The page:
Old School Comedy: Twelve Classic College Films

Whether you’re heading to college, packing off your kids or just remembering the campus craziness of your youth, it’s the right time of year for a little movie nostalgia.

Higher education has been a gold mine for humor since the silent-film era, long before animals partied in togas or nerds took revenge on jocks. There are lots to choose from but start with this dozen, in no special order, for a good cross-section of bygone fads, clothes, slang, comedy–intentional or otherwise—and pranks.

1. Animal House – The undisputed king of the genre, this 1978 glimpse of collegiate life in 1962– when frat rats, not protesters, were wreaking havoc—is credited with reviving the Greek system after the counter-culture 60s. If you’re among the few who haven’t seen John Belushi and his Deltas’ food fight, road trip, frat-house orgies and explosive parade, rent it now or you may wind up on double-secret probation.

2. Good News – Another dose of retro times two, this 1947 musical is set in the 1920s, when student sheiks dressed like old-time golfers and courted their sweeties in crowded jalopies and malt shops. Mel Torme out-sings bookworm June Allyson and letterman Peter Lawford, of course, but the dancing and tomfoolery are the cat’s pajamas all the way around.

3. Back to School – Rodney Dangerfield mortifies his shy son by registering at his college, joining his diving team, turning their dorm into a lavish man cave and wooing their lit teacher. Besides the star in top form, this 1986 film’s wonderful cast includes Burt Young as his bodyguard, Robert Downey Jr. as the class geek, Ned Beatty as “Dean Martin” and Sam Kinnison as a deranged professor.

4. Horse Feathers – With Groucho as the dean, Zeppo as his son the perpetual student and Harpo and Chico mistakenly hired as football ringers, what could go wrong at Huxley College? From their competition for the favors of the campus “widow” to Dean Wagstaff’s anatomy class to the big game finale, this 1932 entry is a witty, uproarious must-see.

5. College – Finding that brains don’t impress his schoolmates, bookish Buster Keaton strives to become an athletic hero in this silent 1927 movie. As he looks for a sport he can play and a job to pay his tuition, he keeps bungling badly but finally redeems himself by winning a race and rescuing his imperiled sweetheart. Sure he’s in his 30s while playing a teen but he’s Keaton, the master of deadpan humor, so just go with it.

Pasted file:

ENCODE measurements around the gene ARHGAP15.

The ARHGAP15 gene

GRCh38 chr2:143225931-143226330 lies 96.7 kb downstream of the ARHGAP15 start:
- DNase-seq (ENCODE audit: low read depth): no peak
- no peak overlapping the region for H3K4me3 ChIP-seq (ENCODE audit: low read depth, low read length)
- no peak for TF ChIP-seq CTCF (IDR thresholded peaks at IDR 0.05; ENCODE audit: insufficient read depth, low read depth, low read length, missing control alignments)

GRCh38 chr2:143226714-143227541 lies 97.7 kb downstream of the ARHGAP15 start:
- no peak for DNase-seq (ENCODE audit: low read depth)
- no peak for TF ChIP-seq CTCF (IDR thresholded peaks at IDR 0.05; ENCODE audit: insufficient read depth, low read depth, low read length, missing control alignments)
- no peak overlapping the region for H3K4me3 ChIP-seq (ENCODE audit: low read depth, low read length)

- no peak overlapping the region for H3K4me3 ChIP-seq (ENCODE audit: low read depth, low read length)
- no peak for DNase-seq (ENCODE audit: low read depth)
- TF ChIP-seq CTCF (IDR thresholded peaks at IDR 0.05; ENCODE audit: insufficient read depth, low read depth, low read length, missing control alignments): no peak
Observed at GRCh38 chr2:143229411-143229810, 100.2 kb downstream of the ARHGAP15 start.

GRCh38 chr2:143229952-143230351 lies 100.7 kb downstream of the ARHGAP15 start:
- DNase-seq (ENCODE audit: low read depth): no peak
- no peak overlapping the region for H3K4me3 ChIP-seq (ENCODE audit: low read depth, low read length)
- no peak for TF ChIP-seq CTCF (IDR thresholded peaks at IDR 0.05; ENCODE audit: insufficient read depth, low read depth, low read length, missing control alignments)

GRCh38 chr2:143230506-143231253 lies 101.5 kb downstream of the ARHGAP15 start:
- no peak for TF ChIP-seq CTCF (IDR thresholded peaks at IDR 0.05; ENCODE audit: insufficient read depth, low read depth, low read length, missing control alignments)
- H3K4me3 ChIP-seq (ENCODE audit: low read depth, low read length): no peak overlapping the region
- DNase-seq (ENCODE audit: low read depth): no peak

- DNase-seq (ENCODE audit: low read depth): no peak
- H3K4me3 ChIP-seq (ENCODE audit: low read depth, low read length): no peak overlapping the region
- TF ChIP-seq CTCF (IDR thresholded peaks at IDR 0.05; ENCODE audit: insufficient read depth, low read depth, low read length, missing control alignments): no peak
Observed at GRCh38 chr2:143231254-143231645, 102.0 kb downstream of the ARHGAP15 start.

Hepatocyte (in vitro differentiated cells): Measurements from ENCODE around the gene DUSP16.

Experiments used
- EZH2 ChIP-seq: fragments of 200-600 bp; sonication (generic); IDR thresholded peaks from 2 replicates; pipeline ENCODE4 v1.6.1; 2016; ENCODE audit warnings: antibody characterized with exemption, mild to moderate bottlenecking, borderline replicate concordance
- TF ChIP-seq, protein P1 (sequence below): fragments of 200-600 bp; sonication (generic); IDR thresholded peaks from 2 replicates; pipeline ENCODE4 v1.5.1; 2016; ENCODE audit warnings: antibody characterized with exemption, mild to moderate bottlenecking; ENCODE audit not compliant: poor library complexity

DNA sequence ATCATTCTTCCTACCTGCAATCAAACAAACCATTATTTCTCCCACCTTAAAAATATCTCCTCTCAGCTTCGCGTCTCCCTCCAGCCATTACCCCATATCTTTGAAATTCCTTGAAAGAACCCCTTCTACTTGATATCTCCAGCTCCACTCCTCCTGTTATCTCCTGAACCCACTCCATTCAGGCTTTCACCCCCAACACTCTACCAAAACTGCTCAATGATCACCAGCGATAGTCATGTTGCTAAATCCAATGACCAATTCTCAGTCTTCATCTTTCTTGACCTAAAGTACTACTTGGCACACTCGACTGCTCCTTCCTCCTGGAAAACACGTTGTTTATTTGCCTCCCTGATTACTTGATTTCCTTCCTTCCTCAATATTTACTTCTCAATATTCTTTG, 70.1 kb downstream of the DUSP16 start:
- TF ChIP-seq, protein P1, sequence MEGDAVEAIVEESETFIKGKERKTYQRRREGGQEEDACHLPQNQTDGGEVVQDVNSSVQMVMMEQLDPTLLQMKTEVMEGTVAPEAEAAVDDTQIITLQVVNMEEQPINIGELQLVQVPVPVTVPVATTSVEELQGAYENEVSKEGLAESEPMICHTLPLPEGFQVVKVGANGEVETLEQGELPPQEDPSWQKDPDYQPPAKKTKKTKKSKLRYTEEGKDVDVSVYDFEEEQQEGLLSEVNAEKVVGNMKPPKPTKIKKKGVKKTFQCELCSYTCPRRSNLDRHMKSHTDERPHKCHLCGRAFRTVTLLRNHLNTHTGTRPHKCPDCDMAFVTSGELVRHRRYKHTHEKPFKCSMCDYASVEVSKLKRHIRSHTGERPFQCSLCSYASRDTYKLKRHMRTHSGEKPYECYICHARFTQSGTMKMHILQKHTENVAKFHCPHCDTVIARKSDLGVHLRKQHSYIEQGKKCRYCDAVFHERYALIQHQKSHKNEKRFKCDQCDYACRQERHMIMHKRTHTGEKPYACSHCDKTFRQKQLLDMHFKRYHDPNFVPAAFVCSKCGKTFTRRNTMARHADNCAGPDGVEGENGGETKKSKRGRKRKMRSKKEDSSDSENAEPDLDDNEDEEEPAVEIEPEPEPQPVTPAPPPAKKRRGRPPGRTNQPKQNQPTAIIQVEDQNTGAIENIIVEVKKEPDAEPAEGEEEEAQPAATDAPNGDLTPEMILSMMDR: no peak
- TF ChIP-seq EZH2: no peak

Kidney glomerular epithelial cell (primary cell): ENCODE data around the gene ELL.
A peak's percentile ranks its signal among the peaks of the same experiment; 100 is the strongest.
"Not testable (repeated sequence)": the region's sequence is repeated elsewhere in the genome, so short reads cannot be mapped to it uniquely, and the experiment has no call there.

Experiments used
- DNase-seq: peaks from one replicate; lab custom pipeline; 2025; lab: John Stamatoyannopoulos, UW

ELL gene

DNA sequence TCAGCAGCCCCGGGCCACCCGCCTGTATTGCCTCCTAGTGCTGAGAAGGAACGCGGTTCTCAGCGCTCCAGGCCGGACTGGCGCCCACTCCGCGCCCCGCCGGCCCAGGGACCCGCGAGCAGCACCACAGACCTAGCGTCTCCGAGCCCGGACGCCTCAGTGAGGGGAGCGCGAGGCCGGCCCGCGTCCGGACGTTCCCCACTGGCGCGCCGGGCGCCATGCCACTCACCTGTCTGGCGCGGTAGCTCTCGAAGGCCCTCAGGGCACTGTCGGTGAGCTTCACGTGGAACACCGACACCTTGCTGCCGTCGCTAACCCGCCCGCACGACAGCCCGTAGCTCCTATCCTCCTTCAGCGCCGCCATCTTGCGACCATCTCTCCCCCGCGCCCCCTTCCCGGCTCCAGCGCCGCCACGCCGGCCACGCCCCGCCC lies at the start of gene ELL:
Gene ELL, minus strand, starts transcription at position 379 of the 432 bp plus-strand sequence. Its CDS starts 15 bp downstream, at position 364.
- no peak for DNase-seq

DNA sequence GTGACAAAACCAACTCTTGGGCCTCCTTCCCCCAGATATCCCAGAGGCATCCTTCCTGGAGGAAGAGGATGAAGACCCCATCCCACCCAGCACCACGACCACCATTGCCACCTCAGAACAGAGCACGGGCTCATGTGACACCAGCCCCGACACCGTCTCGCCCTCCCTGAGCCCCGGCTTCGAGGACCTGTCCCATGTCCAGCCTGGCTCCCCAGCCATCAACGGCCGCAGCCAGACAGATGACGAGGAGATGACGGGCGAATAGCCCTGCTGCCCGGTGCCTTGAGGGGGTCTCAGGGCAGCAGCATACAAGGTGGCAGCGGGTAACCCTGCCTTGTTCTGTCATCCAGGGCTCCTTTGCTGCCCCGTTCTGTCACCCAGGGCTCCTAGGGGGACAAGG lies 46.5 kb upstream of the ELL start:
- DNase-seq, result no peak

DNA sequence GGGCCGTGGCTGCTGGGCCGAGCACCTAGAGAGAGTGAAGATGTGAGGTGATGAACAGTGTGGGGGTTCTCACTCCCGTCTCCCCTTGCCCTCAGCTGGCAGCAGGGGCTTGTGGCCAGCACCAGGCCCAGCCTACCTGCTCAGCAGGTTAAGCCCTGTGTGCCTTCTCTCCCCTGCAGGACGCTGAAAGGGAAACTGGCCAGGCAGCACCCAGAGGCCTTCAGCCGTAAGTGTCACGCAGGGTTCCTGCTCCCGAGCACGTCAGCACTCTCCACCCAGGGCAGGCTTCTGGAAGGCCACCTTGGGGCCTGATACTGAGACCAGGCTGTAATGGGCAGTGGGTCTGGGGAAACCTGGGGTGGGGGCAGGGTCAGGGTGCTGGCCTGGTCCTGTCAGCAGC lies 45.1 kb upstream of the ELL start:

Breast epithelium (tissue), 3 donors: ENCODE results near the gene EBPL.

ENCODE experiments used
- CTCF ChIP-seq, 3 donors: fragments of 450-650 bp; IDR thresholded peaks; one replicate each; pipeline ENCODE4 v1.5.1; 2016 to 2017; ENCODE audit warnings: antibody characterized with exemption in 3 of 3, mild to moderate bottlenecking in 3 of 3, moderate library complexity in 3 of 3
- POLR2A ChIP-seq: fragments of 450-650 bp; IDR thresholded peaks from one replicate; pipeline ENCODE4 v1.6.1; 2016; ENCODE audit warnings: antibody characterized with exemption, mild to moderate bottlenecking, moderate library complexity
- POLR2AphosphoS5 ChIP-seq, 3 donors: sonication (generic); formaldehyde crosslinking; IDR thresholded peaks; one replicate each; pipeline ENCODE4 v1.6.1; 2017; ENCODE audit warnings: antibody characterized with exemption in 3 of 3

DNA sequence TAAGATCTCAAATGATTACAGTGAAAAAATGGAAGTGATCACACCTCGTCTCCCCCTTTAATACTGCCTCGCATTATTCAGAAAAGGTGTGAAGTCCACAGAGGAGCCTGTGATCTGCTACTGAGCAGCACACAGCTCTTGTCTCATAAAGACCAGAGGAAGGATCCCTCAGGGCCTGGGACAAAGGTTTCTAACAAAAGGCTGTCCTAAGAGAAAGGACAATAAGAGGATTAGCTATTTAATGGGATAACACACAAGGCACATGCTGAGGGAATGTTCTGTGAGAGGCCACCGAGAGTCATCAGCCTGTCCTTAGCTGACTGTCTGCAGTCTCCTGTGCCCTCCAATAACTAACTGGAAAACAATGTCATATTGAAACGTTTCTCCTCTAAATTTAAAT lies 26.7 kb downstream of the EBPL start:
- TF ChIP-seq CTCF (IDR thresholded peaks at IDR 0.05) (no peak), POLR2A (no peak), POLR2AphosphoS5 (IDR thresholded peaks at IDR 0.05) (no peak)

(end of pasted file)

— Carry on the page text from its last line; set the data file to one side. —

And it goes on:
6. The Affairs of Dobie Gillis – No, this 1953 tale of romance-minded slackers at Grainbelt University isn’t as clever as the sitcom that followed. But you get to watch Debbie Reynolds go undercover with Happy Stella Kowalski’s hillbilly band, in between blowing up chemistry labs, and some first-rate hoofing by Bob Fosse and Bobby Van.

7. High Time – Widower Bing Crosby matriculates at age 50, bunks with Fabian and his pals, falls for his French instructor and does his own “varsity drag” in ball gown and wig for a pledge initiation. This 1960 fish-out-of-water story also features the biggest bonfire ever and Tuesday Weld as the roommates’ flighty mascot.

8. The Freshman – Harold Lloyd’s 1925 silent-film classic finds klutzy, hapless “Speedy” Lamb trying to become popular and win the heart of a classmate. Like Keaton in College he’s old enough for his tenth reunion, but who cares when Lloyd finds himself in a breakaway tux and becomes the football team’s water boy only to score the winning touchdown?

9. Revenge of the Nerds – This raunchy underdog yarn pits computer-science misfits of 1984, when geeks had little or no cool factor, against their popular frat-boy tormentors. It spawned several sequels and clones, but the original broke ground with its feel-good, prophetic message that the techno-dorks of the world have game, so bully them at your own peril.

10. Mr. Belvedere Goes to College – Middle-aged fussbudget Clifton Webb leaves his nanny gig to attend Clemens University in this 1949 followup to Sitting Pretty. Navigating campus rituals like Whisker Week and athletic meets, a sorority house job and a false peeping Tom charge, the prissy genius manages to earn a diploma in one year and set a pole-vaulting record.

11. Here Come the Co-Eds – Abbott and Costello, billed in the 1945 promos as “teacher’s petters. . . in a girls’ school,” flee from the police and land caretaker jobs at the snooty college where Bud’s sister is becoming a basketball phenom. The inevitable goofy mishaps culminate in a big game, in which a befuddled Lou takes part disguised as hoopster “Daisy Dimple.”

12. Mother is a Freshman – This romcom finds widowed socialite Loretta Young, broke and unable to work–since it’s 1949 and people would talk—enrolling at her daughter’s school on an obscure scholarship for women named Abigail Fortitude. Going incognito with a coed wardrobe and vocabulary, the new MILP (Mom I’d Like to Pin) is a hit with everyone but her offspring, who has a crush on Abby’s most ardent suitor, English prof Van Johnson.

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About famewalker

Loretta Wish is a writer of print and online features and a former newspaper, textbook and PR writer. She has a special interest in classic movies and TV and hopes that in the next life Eve Arden will star in her biopic. Unless Thelma Ritter is already attached to the project.
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